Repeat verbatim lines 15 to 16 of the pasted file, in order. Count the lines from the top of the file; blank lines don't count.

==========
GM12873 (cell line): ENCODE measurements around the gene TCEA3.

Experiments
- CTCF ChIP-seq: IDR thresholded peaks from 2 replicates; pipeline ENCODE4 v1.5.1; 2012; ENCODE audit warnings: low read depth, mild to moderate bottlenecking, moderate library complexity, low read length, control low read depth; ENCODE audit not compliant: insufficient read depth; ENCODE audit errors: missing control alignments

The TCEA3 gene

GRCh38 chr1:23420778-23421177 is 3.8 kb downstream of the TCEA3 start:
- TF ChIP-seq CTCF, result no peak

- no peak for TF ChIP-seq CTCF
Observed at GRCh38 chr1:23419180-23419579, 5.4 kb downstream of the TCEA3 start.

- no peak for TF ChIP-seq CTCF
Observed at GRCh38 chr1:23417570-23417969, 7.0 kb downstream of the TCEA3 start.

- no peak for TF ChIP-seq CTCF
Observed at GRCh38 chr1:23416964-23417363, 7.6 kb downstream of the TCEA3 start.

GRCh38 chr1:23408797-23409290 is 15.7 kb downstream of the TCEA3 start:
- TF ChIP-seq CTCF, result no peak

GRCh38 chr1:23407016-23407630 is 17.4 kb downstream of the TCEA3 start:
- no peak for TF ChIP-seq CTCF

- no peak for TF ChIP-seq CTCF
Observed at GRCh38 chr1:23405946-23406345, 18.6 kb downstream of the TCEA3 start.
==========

GRCh38 chr1:23407016-23407630 is 17.4 kb downstream of the TCEA3 start:
- no peak for TF ChIP-seq CTCF